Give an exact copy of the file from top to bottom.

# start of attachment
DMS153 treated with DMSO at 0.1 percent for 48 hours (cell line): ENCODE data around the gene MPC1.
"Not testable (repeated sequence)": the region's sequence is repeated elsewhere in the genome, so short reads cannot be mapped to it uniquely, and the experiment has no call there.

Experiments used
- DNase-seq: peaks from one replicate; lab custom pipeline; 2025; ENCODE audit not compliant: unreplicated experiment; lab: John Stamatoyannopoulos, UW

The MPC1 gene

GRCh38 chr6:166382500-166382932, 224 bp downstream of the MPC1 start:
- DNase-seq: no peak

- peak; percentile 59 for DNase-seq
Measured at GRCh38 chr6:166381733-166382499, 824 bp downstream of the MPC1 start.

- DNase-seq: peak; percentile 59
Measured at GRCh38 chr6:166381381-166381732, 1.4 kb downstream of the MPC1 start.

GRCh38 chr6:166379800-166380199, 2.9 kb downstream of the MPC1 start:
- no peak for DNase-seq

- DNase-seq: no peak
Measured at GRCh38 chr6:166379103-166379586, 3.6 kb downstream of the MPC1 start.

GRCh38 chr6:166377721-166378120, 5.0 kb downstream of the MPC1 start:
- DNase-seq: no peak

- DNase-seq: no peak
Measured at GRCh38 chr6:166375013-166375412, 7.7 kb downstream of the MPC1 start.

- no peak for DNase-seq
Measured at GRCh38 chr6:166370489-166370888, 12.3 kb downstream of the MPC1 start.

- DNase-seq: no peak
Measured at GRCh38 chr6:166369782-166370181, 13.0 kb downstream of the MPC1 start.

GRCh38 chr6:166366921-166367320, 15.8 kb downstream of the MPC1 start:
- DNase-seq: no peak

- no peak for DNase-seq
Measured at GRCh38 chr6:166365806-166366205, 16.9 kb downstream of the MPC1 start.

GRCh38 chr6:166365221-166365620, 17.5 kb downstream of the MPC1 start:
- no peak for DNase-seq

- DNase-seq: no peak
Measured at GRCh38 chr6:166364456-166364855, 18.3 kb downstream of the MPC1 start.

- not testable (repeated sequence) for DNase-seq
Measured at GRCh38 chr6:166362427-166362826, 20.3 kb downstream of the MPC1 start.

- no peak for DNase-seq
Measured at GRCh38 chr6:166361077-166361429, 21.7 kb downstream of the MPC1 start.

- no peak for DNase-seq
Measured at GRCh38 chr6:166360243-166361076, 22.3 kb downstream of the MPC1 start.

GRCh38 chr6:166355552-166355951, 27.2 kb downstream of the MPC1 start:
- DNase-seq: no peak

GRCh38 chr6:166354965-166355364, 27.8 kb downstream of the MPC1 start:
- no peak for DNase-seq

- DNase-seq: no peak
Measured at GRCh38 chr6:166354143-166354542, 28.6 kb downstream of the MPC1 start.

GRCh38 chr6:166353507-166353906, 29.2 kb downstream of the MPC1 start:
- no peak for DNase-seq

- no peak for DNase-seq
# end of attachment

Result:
DMS153 treated with DMSO at 0.1 percent for 48 hours (cell line): ENCODE data around the gene MPC1.
"Not testable (repeated sequence)": the region's sequence is repeated elsewhere in the genome, so short reads cannot be mapped to it uniquely, and the experiment has no call there.

Experiments used
- DNase-seq: peaks from one replicate; lab custom pipeline; 2025; ENCODE audit not compliant: unreplicated experiment; lab: John Stamatoyannopoulos, UW

The MPC1 gene

GRCh38 chr6:166382500-166382932, 224 bp downstream of the MPC1 start:
- DNase-seq: no peak

- peak; percentile 59 for DNase-seq
Measured at GRCh38 chr6:166381733-166382499, 824 bp downstream of the MPC1 start.

- DNase-seq: peak; percentile 59
Measured at GRCh38 chr6:166381381-166381732, 1.4 kb downstream of the MPC1 start.

GRCh38 chr6:166379800-166380199, 2.9 kb downstream of the MPC1 start:
- no peak for DNase-seq

- DNase-seq: no peak
Measured at GRCh38 chr6:166379103-166379586, 3.6 kb downstream of the MPC1 start.

GRCh38 chr6:166377721-166378120, 5.0 kb downstream of the MPC1 start:
- DNase-seq: no peak

- DNase-seq: no peak
Measured at GRCh38 chr6:166375013-166375412, 7.7 kb downstream of the MPC1 start.

- no peak for DNase-seq
Measured at GRCh38 chr6:166370489-166370888, 12.3 kb downstream of the MPC1 start.

- DNase-seq: no peak
Measured at GRCh38 chr6:166369782-166370181, 13.0 kb downstream of the MPC1 start.

GRCh38 chr6:166366921-166367320, 15.8 kb downstream of the MPC1 start:
- DNase-seq: no peak

- no peak for DNase-seq
Measured at GRCh38 chr6:166365806-166366205, 16.9 kb downstream of the MPC1 start.

GRCh38 chr6:166365221-166365620, 17.5 kb downstream of the MPC1 start:
- no peak for DNase-seq

- DNase-seq: no peak
Measured at GRCh38 chr6:166364456-166364855, 18.3 kb downstream of the MPC1 start.

- not testable (repeated sequence) for DNase-seq
Measured at GRCh38 chr6:166362427-166362826, 20.3 kb downstream of the MPC1 start.

- no peak for DNase-seq
Measured at GRCh38 chr6:166361077-166361429, 21.7 kb downstream of the MPC1 start.

- no peak for DNase-seq
Measured at GRCh38 chr6:166360243-166361076, 22.3 kb downstream of the MPC1 start.

GRCh38 chr6:166355552-166355951, 27.2 kb downstream of the MPC1 start:
- DNase-seq: no peak

GRCh38 chr6:166354965-166355364, 27.8 kb downstream of the MPC1 start:
- no peak for DNase-seq

- DNase-seq: no peak
Measured at GRCh38 chr6:166354143-166354542, 28.6 kb downstream of the MPC1 start.

GRCh38 chr6:166353507-166353906, 29.2 kb downstream of the MPC1 start:
- no peak for DNase-seq

- no peak for DNase-seq